Your birth plan can cover anything about labour and birth that is important to you. This can include who you want to be with you, your pain relief options and whether you'd like to breastfeed straight after the birth or take some time to physically recover!

There's no right or wrong way to write a birth plan and no forms to fill out, scribble it down on a napkin or colour code your choices, whatever you decide and how you decide to do it, is completely down too you, after all it is your birth. If you are unsure you can go through it with your midwife, who will be able to make suggestions. If baby brain has gotten too you and your not sure, ask your birth partner or a friend to make some notes for you.

Things to think about

  1. Who will be with me during labour?
  2. Do I want to bring music or have the lights dimmed?
  3. Do I want to move around during labour if possible?
  4. Do I want to use any equipment, such as a TENS machine, gas and air or an exercise ball?
  5. Do I want to try being in water during labour?
  6. What other pain relief might I want? 
  7. How do I feel about medical help in the birth, such as forceps, ventouse and episiotomy?
  8. Do I want to try to breastfeed straight after the birth?
  9. Do I want to deliver the placenta naturally or have an injection to make it come away quickly?
  10. Do I want my baby to have vitamin K after birth?
  11. Do I want the baby to be delivered directly onto me at birth or would I prefer her/him to be wrapped in blankets before.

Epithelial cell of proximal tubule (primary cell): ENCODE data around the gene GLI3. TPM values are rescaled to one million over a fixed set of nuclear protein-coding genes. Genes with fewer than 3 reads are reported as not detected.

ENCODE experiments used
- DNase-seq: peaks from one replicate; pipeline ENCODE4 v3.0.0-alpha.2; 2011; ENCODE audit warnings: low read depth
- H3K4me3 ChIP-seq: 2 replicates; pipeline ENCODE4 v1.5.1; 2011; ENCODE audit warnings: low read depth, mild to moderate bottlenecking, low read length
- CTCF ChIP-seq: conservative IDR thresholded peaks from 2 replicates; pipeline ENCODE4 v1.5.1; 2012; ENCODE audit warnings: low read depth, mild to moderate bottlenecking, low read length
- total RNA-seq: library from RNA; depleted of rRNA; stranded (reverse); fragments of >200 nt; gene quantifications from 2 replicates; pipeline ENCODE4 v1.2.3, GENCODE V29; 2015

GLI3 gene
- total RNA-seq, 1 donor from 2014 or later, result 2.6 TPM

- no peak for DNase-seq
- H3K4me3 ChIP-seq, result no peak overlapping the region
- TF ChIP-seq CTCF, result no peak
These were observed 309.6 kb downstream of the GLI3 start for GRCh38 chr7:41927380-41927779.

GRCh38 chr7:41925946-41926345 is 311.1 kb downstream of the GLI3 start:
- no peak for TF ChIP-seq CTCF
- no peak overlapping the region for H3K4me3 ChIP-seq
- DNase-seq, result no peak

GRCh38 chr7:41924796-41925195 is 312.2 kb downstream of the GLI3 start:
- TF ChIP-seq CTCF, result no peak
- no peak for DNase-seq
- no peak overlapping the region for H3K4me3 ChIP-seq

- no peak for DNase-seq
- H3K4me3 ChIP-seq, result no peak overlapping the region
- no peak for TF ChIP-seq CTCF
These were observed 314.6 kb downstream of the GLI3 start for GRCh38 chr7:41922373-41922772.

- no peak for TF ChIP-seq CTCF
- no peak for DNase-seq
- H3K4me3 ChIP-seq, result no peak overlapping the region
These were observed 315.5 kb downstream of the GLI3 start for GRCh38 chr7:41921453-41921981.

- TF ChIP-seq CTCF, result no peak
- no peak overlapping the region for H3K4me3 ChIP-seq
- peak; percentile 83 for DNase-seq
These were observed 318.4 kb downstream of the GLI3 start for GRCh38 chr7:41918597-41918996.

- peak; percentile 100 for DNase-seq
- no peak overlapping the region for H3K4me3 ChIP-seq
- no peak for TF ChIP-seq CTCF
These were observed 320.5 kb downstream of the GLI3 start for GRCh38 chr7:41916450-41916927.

12. Do you want the birth partner to cut the cord?

Once you've written your birth plan you should:

  1. Talk to your midwife about your birth plan and ask their advice about what you've written.
  2. Talk it through with your birth partner (or birth partners) and make sure they know that you might change your mind on the day!
  3. Have more than one copy so you can give one to your birth partner and another to the midwife.
  4. Prepare to be flexible if things change during your labour.
  5. Keep your birth plan short and clear so that medical staff can read it quickly if they are in a hurry.

Choosing your birth partner?

Having the right person with you when you have your baby can lower your stress levels, which may help reduce the pain you feel.

Your birth partner can be your partner, relative, friend or Joe Bloggs from cubicle number 5. It is 100% your personal choice. If you're having your baby in a hospital or birthing centre, there may be a limit on the number of people you can have in the labour room with you but your midwife should be able to answer this for you.

Whoever you choose to be your birth partner, make sure they know what's on your birth plan. Talk to them as well about ways you'd like them to help during labour and birth - rubbing your back during contractions and encouraging you with your breathing, for example.

It's fine to change your mind about your birth plan, its biro and paper, not a stone carving!

A birth plan is not carved in stone - it's about what you think you might prefer - the majority of birth plans don't go to plan come d-day anyway!

You might find on the day that you don't fancy a water birth or that you do want gas and air after all. (Pain relief is one thing lots of women change their minds about!!)

Nobody can tell you for sure that you'll have the birth you want or intact will have and no one knows how your labour will go. Your health your baby will always come first. However, your midwifes duty is to respect your wishes and plan as best she can.